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Nipple Pain: Causes, Treatments, and Remedies

Jahaan Martin
Albuquerque, New Mexico, USA
From: LEAVEN, Vol. 36 No. 1, February-March 2000, pp. 10-11

We provide articles from our publications from previous years for reference for our Leaders and members. Readers are cautioned to remember that research and medical information change over time

Throbbing, aching, cracked, bleeding, peeling, itching, burning, oozing, hurting, or simply sore are adjectives many new mothers use to describe their nipples when calling La Leche League for assistance. Studies have shown that 80 to 90 percent of breastfeeding women experience some nipple soreness, with 26 percent progressing to cracking and extreme nipple pain (Huml 1995). Sore nipples associated with breastfeeding are still a common problem. When nipples hurt, breastfeeding is in jeopardy and when breastfeeding is in jeopardy, the expertise of Leaders can do much to help.>

Causes of Nipple Pain

The most frequent causes of sore nipples are incorrect positioning at the breast and suction trauma. During the first two to four days after birth, the mother's nipples may feel tender at the beginning of a feeding as the baby's early suckling stretches her nipple and areolar tissue far back into his mouth. If a baby is positioned well at the breast, this temporary tenderness usually diminishes once the milk lets down, and disappears completely within a day or two (Mohrbacher and Stock 1997).

When helping a mother to overcome nipple pain caused by improper positioning, Leaders need to ask the mother about both the position of the nipple in the baby's mouth and the position of the baby's body in relation to his mother's body. A poorly latched baby may pinch off the nipple to protect his airway from a forceful milk-ejection reflex. Sometimes a baby will pinch the nipple or irritate it due to a short frenulum, short tongue, small mouth, receding chin, a high palate, or other anatomical condition (Wilson-Clay and Hoover 1999). THE WOMANLY ART OF BREASTFEEDING, BREASTFEEDING ANSWER BOOK, and several other reference books and pamphlets available through La Leche League International's catalog offer detailed information about proper positioning and evaluating latch-on for those who need more information.

Nipple soreness that increases or lasts beyond the first week should be interpreted as a warning that something is wrong. Once adjustments in positioning and latch-on have been made, a few days with little or no improvement suggest that the source of the pain lies elsewhere. Sucking problems, a retracted or improperly positioned tongue, strong clenching response, nipple confusion, and improper breast pump use are possible causes of nipple soreness.

Engorgement has been known to cause nipple pain (L'Esperance 1980). Engorgement of the breasts may predispose a mother to nipple tenderness, fissures and abscesses, and may lead to breastfeeding cessation (Hill and Humenick 1994). Hand-expressing a little milk ahead of time can soften the nipple and areola enough to avoid these problems.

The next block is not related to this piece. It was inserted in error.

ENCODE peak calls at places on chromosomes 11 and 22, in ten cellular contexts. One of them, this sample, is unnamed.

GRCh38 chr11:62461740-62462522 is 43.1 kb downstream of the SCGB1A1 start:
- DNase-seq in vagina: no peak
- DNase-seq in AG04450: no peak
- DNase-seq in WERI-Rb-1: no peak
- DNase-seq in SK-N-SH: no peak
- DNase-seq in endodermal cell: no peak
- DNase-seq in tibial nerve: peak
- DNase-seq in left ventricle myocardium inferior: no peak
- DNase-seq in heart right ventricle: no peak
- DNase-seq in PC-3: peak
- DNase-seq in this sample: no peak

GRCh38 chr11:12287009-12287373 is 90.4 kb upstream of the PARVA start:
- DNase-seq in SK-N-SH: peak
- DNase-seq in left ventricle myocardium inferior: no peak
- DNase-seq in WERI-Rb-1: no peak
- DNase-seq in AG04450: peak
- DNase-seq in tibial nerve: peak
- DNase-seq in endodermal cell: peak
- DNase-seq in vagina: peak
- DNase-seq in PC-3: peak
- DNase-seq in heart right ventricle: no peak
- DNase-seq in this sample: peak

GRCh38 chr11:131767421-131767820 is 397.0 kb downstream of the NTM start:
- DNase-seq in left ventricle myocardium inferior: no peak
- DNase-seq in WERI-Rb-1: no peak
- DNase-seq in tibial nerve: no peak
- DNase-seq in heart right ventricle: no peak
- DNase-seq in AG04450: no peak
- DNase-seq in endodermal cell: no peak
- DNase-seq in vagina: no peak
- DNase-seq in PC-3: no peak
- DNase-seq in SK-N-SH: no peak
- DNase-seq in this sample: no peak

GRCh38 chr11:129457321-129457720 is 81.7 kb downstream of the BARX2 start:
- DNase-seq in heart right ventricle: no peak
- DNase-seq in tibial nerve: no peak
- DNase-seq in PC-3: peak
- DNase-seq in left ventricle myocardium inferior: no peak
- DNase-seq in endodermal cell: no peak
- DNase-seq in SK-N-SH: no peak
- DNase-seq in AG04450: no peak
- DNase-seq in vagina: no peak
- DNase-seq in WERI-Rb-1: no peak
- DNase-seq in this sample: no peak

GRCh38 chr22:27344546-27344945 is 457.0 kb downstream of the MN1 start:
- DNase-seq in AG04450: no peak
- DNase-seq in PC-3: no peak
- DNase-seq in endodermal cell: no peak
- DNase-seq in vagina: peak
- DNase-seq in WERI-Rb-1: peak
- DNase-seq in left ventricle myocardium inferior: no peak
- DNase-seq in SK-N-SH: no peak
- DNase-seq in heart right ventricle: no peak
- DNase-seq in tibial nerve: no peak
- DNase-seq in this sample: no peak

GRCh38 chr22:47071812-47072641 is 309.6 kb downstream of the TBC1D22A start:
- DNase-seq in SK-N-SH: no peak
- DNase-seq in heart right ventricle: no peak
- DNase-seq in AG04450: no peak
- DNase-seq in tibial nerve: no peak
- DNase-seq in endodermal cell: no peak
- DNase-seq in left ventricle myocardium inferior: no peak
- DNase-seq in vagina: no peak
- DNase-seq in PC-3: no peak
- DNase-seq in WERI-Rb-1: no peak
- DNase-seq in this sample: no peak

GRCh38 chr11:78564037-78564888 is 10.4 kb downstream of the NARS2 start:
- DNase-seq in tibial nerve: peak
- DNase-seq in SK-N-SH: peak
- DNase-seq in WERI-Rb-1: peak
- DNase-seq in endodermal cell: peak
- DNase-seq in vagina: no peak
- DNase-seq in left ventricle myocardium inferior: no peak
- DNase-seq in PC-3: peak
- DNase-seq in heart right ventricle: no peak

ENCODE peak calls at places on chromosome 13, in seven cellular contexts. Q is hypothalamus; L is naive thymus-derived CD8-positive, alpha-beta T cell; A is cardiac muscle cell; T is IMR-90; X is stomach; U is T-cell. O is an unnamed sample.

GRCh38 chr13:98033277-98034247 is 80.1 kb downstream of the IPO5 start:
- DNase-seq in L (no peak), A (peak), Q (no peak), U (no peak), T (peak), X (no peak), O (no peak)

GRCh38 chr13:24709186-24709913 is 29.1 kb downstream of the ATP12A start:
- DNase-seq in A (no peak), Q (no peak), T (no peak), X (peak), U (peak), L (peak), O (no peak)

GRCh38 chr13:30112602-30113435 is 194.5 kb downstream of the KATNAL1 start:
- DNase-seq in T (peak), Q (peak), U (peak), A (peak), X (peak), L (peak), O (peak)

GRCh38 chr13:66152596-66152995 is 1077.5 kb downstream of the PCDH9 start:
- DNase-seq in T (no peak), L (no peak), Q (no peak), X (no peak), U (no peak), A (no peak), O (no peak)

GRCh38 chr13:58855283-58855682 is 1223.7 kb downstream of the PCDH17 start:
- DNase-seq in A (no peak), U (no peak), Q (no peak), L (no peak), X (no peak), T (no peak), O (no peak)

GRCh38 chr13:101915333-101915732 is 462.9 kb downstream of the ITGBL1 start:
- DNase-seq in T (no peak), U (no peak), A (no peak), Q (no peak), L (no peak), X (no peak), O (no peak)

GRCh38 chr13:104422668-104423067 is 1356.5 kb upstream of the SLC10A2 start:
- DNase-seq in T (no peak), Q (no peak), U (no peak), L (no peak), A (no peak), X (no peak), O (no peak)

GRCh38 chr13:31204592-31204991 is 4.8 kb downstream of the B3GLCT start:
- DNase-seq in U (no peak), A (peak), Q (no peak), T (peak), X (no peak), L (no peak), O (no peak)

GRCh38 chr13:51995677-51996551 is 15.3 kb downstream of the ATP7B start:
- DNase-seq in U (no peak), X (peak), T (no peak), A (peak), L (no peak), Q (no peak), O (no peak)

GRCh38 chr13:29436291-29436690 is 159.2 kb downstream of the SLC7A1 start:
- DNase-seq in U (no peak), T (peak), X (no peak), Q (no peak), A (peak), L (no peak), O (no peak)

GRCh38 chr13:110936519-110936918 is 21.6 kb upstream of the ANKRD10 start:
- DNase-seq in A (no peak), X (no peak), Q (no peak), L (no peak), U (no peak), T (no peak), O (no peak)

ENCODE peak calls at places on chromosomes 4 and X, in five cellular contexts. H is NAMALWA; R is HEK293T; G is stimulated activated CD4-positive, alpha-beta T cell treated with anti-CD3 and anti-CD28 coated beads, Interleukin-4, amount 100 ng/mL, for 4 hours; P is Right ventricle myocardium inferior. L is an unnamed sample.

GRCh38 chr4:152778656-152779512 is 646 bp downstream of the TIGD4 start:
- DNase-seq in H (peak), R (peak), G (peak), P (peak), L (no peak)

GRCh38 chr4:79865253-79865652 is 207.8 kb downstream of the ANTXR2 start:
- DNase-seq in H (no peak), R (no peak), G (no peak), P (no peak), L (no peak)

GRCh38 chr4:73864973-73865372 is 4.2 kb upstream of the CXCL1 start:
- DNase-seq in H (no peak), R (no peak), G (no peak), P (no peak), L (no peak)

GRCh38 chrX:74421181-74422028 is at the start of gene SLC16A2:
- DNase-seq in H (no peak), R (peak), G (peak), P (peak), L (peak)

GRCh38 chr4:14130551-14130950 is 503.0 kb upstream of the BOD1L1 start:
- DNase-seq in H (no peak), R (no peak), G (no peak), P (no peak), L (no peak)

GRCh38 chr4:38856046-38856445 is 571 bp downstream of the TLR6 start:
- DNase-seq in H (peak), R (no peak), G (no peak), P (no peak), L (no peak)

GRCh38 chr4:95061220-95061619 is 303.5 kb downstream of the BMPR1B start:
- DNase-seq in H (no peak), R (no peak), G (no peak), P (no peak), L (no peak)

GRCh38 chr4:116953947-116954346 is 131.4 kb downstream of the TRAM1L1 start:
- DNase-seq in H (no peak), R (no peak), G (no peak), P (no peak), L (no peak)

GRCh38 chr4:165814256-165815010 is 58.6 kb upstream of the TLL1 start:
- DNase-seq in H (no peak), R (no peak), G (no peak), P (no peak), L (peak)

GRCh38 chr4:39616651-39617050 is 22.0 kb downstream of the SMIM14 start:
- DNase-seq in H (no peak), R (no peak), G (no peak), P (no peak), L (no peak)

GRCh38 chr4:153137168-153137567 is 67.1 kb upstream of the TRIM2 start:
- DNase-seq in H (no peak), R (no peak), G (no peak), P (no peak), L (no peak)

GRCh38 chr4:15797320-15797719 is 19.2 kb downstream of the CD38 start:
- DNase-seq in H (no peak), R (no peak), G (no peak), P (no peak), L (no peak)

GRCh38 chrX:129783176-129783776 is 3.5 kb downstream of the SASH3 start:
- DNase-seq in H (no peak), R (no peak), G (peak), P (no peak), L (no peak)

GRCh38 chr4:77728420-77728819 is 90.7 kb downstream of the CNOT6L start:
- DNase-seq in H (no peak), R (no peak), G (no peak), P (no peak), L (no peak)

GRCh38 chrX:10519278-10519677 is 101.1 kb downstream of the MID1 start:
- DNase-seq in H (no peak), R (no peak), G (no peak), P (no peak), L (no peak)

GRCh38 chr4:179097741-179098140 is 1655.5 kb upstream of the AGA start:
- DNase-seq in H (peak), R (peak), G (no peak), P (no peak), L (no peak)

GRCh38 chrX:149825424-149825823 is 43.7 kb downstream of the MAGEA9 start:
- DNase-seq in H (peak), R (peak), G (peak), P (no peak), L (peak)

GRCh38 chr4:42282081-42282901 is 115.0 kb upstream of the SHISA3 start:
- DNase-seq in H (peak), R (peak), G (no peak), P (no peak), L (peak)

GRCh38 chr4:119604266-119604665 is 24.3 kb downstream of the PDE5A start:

Traumatized nipples can readily become infected with bacteria or yeast, delaying healing and causing pain even when positioning and latch-on are corrected (Brent et al. 1998). Another less common cause of nipple discomfort is a bleb, a smooth, shiny, white dot found at the nipple's tip, usually at the opening of a duct (Lawrence 1999). Sometimes a white, clear, or yellow milk blister appears on the nipple or areola causing soreness during a feeding. Warm compresses and frequent nursing are the keys to overcoming this obstacle.

If a mother has extreme pain when the nipples are exposed to the cold or when she is particularly stressed, she may be suffering from nipple vasospasm, also called Raynaud's of the nipple. The nipples will appear blanched after a feeding; sometimes they turn blue or red before returning to their normal color. A warm shower or heating pad can help to alleviate discomfort (Riordan and Auerbach 1999). The mother could also consider a suitable pain relieving or anti-inflammatory medication.

Skin conditions such as thrush, eczema, psoriasis, and poison ivy can be responsible for nipple soreness, as can allergic reactions to shampoos, deodorants, ointments, soaps, detergents, medications, or food particles in a baby's mouth. Some women are sensitive to the plastics in breast shells, nipple shields, and pump flanges. Sore nipples in later months may be related to sucking pattern changes in a teething baby. Even changes in saliva associated with teething can be responsible for nipple pain (Wilson-Clay and Hoover 1999). The hormonal changes of pregnancy can also cause sore nipples.

Treatments and Remedies

Surprisingly, clinical research has found that warm, moist compresses can be soothing for sore nipples (Buchko et al. 1993; Lavergne 1997). Bathing a crack with freshly expressed human milk may aid healing and offer antibacterial protection. Breast milk is readily available and has no adverse effects for either mother or baby, unless the mother has a yeast infection. Because yeast thrives in human milk, mothers with thrush should rinse their nipples with plain water to remove surface milk after feeding (Mohrbacher and Stock 1997). In all other cases, expressed breast milk, in conjunction with correct positioning and latch, is the remedy of choice in much of the world.